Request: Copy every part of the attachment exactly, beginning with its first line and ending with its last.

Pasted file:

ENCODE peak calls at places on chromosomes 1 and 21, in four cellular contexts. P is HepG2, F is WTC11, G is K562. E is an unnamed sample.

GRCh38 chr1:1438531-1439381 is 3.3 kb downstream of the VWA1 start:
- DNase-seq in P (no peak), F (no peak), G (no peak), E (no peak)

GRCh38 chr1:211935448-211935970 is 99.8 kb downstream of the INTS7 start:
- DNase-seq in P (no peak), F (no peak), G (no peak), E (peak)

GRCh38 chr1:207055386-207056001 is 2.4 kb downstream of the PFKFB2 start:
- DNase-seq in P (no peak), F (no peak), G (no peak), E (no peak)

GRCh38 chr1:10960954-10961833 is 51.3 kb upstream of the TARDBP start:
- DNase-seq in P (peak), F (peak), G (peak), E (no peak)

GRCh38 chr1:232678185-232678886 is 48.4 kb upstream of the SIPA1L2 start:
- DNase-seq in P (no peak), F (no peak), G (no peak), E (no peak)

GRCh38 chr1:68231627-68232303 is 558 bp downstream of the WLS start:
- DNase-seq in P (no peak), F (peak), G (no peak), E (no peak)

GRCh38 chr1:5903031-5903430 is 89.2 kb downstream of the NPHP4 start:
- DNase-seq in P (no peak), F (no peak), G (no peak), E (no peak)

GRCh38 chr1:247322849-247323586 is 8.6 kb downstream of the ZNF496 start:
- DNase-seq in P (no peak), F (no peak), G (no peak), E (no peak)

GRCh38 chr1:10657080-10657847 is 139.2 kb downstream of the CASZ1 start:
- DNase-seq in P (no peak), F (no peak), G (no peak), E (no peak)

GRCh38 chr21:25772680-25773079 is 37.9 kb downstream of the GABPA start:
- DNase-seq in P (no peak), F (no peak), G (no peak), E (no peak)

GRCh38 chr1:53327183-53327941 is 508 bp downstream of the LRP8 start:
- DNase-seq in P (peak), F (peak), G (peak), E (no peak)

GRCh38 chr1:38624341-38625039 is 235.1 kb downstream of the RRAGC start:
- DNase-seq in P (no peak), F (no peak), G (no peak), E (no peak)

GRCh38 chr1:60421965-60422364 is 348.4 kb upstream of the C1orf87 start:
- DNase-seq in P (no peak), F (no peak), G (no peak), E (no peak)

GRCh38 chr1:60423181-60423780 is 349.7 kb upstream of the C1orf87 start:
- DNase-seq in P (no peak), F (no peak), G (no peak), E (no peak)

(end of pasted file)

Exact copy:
ENCODE peak calls at places on chromosomes 1 and 21, in four cellular contexts. P is HepG2, F is WTC11, G is K562. E is an unnamed sample.

GRCh38 chr1:1438531-1439381 is 3.3 kb downstream of the VWA1 start:
- DNase-seq in P (no peak), F (no peak), G (no peak), E (no peak)

GRCh38 chr1:211935448-211935970 is 99.8 kb downstream of the INTS7 start:
- DNase-seq in P (no peak), F (no peak), G (no peak), E (peak)

GRCh38 chr1:207055386-207056001 is 2.4 kb downstream of the PFKFB2 start:
- DNase-seq in P (no peak), F (no peak), G (no peak), E (no peak)

GRCh38 chr1:10960954-10961833 is 51.3 kb upstream of the TARDBP start:
- DNase-seq in P (peak), F (peak), G (peak), E (no peak)

GRCh38 chr1:232678185-232678886 is 48.4 kb upstream of the SIPA1L2 start:
- DNase-seq in P (no peak), F (no peak), G (no peak), E (no peak)

GRCh38 chr1:68231627-68232303 is 558 bp downstream of the WLS start:
- DNase-seq in P (no peak), F (peak), G (no peak), E (no peak)

GRCh38 chr1:5903031-5903430 is 89.2 kb downstream of the NPHP4 start:
- DNase-seq in P (no peak), F (no peak), G (no peak), E (no peak)

GRCh38 chr1:247322849-247323586 is 8.6 kb downstream of the ZNF496 start:
- DNase-seq in P (no peak), F (no peak), G (no peak), E (no peak)

GRCh38 chr1:10657080-10657847 is 139.2 kb downstream of the CASZ1 start:
- DNase-seq in P (no peak), F (no peak), G (no peak), E (no peak)

GRCh38 chr21:25772680-25773079 is 37.9 kb downstream of the GABPA start:
- DNase-seq in P (no peak), F (no peak), G (no peak), E (no peak)

GRCh38 chr1:53327183-53327941 is 508 bp downstream of the LRP8 start:
- DNase-seq in P (peak), F (peak), G (peak), E (no peak)

GRCh38 chr1:38624341-38625039 is 235.1 kb downstream of the RRAGC start:
- DNase-seq in P (no peak), F (no peak), G (no peak), E (no peak)

GRCh38 chr1:60421965-60422364 is 348.4 kb upstream of the C1orf87 start:
- DNase-seq in P (no peak), F (no peak), G (no peak), E (no peak)

GRCh38 chr1:60423181-60423780 is 349.7 kb upstream of the C1orf87 start:
- DNase-seq in P (no peak), F (no peak), G (no peak), E (no peak)